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Helium-Neon Laser Tutorial
Browse Our Selection of Helium-Neon Lasers
A Helium-Neon laser, typically called a HeNe laser, is a small gas laser with many industrial and scientific uses. These lasers are primarily used at 632.8 nm in the red portion of the visible spectrum. Thorlabs' line of red Helium-Neon gas lasers have stable output powers from 0.5 to 35 mW and a fundamental Gaussian beam. Depending on the model chosen, the output will be either linearly polarized or randomly polarized (unpolarized).
The gain medium of a HeNe laser is a mixture of helium and neon gases in a 5:1 to 20:1 ratio that is contained at low pressure in a sealed glass tube. The excitation source for these lasers is a high-voltage electrical discharge through an anode and cathode at each end of the glass tube. The optical cavity of the laser consists of a flat, high-reflecting mirror at one end of the laser tube and a concave output coupler mirror with approximately 1% transmission at the other end of the laser tube (see figure below). HeNe lasers tend to be small, with cavity lengths from around 15 cm to 0.5 m.
Optical Resonator Cavity
(1) Laser Bore, (2) Intracavity Beam, (3) Output Coupler, (4) Output Beam
Unpolarized (Randomly Polarized) Beam
A red HeNe laser is 632.816 nm in air, although it is often reported as either 632 nm or 633 nm. The wavelength gain curve of a HeNe laser is actually made up of several longitudinal modes that fluctuate within the range due to thermal expansion of the cavity and other external factors.
The linewidth of a HeNe laser is specific to the application. The axial mode structure of the HeNe laser is characterized by the number of modes, the free spectral range (FSR), and the Doppler width (see figure below). The linewidth of individual axial modes is usually small (~kHz) and is primarily determined by external factors and measurement timescales, rather than fundamental laser parameters. In most interferometric applications, the most relevant parameter is the coherence length, which is determined by the axial modes that are furthest apart. For a red HeNe laser, the coherence length is approximately 30 cm.
HeNe Gain Curve
HeNe Energy Levels
HeNe Energy Levels
The laser process in a HeNe laser starts with the collision of electrons from the electrical discharge with the helium atoms in the gas. This excites helium from the ground state to a long-lived, metastable excited state. These excited helium atoms then collide with the ground-state neon atoms, producing excited neon atoms. The number of neon atoms entering the excited states builds up until population inversion is achieved. Spontaneous and stimulated emission between the states results in emission of 632.82 nm wavelength light, along with other emission wavelengths (see figure at right). From these states, the electrons quickly decay to the ground state. The HeNe laser's power output is limited because the neon upper level saturates with higher current, while the lower level varies linearly with current.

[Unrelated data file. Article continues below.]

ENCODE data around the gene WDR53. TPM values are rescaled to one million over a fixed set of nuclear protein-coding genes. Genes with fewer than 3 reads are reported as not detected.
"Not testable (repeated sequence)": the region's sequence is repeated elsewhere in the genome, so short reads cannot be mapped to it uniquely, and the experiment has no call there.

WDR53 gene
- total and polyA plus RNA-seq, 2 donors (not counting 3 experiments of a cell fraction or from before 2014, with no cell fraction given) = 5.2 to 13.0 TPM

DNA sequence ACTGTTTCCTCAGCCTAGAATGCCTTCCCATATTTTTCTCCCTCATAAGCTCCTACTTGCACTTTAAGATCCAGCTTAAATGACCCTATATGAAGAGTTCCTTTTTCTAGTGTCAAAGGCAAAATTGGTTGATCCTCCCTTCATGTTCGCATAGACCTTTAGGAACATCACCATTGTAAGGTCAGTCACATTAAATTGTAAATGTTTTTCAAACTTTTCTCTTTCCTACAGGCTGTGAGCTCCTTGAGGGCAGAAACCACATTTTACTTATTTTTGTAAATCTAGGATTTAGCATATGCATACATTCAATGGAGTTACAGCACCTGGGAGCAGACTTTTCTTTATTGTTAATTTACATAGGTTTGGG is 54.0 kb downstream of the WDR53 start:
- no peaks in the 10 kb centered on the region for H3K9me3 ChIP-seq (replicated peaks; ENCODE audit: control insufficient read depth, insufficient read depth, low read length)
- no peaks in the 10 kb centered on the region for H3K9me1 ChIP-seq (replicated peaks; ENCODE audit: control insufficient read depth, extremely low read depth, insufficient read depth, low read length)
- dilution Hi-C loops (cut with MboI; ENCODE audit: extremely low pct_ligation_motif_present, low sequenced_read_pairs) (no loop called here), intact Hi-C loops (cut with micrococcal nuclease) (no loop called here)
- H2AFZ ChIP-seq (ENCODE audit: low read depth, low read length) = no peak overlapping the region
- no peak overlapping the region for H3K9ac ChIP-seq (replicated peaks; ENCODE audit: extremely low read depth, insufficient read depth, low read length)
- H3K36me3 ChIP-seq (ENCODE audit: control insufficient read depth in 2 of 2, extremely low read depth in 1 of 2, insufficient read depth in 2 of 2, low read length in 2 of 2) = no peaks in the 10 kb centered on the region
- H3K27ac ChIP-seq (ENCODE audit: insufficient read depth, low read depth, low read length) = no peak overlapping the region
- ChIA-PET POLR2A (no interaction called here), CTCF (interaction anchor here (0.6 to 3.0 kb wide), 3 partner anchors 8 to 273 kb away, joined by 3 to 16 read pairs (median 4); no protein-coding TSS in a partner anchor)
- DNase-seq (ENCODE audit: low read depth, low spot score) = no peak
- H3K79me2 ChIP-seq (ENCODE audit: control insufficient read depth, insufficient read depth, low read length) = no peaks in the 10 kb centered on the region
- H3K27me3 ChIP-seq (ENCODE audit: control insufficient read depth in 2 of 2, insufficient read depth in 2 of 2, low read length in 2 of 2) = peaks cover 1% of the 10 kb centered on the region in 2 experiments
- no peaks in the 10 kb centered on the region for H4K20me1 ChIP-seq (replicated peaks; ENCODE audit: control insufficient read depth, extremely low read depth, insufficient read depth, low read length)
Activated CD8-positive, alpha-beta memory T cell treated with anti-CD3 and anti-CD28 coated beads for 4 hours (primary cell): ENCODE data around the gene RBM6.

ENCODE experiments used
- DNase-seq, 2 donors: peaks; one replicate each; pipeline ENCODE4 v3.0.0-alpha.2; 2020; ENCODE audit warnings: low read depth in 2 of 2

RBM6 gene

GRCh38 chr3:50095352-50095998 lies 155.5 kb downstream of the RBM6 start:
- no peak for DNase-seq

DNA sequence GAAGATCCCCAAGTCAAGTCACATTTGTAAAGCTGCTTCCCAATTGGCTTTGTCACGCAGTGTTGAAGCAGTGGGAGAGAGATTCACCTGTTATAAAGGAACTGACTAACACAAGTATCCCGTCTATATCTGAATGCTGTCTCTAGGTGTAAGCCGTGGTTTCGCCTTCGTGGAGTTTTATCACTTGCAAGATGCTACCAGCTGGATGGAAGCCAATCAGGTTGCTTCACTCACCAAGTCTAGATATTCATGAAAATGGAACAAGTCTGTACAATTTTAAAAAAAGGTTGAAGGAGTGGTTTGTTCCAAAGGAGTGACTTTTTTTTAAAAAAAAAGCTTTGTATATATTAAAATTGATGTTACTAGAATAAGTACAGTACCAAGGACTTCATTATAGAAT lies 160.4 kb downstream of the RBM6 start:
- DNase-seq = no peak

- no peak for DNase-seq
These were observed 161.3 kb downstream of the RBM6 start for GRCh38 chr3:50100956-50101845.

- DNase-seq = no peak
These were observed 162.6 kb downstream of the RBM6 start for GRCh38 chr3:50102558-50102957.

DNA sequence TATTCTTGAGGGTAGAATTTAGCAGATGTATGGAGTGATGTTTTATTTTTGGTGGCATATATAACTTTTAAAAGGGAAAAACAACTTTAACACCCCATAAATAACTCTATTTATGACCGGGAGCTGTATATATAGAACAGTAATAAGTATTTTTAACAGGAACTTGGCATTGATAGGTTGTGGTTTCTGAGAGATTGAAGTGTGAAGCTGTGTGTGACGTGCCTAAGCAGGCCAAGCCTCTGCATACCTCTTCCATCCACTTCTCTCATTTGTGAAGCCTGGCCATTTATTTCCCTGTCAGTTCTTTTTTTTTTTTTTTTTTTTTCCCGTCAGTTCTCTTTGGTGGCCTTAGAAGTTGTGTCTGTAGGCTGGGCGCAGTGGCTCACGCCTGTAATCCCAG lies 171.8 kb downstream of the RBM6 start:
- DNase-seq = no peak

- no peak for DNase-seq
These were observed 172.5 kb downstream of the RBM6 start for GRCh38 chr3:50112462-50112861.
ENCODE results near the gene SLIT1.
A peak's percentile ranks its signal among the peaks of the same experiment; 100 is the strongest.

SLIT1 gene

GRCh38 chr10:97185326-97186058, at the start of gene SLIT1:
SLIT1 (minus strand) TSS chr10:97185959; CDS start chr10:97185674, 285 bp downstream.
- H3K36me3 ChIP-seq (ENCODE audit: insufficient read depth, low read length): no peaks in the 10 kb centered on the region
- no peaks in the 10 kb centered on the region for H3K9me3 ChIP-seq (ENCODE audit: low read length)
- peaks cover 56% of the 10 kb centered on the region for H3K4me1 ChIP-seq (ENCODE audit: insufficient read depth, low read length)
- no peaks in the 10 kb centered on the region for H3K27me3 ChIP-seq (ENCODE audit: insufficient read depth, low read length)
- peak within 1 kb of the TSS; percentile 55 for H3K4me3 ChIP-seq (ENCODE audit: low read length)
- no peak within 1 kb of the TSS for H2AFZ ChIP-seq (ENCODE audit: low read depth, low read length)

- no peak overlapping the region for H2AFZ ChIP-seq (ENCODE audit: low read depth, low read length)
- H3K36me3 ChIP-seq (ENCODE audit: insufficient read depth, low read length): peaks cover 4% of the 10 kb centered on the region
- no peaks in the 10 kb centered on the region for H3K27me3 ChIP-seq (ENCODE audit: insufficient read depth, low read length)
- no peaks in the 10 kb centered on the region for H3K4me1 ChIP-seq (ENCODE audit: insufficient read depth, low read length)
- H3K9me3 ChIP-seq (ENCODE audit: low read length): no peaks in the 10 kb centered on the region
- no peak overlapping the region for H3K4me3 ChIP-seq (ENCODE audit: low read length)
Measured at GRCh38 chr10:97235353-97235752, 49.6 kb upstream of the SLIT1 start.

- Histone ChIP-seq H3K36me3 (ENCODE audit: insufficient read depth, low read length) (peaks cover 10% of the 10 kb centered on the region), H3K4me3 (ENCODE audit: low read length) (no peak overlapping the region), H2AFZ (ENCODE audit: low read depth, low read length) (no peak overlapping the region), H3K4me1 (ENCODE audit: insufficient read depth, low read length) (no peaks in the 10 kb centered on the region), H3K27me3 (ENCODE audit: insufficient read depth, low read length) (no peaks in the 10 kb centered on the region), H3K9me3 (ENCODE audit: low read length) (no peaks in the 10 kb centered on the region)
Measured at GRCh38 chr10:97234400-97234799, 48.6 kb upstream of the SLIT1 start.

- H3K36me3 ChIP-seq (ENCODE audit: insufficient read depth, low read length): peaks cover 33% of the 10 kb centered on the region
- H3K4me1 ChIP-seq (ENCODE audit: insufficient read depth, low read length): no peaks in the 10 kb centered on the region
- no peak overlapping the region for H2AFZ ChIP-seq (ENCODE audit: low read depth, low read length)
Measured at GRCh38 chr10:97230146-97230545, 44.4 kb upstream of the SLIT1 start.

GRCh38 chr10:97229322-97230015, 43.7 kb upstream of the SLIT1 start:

The laser cavity can be designed with the correct mirrors and length to promote other wavelengths of laser emission. There are infrared transitions at 3.39 µm and 1.15 µm wavelengths and a variety of visible transitions, including a green (543.365 nm), yellow (593.932 nm), yellow-orange (604.613 nm), and orange (611.802 nm) transition (see figure below). The typical red 632.8 nm wavelength output of a HeNe laser has a much lower gain compared to other wavelengths, such as the 1.15 µm and 3.39 µm lines.
Environment is an important factor in achieving optimum laser performance. In dirty environments, the optics can become contaminated, which causes the power output to drop below expected levels. Unstable output beams can be caused by noisy environments with large sources of vibrations. Proper mounting on an optical table can reduce the effects of ambient vibrations. If the environment where the laser is being used fluctuates in temperature, the output power can experience a large amplitude change. While a HeNe laser is less sensitive to variations caused by back reflections, large retro-reflections into the laser can cause unpredictable power changes. A free-space isolator can be used to reduce or eliminate these effects. This line of HeNe lasers is ill-suited to any application or experiment where single frequency or long coherence length is required.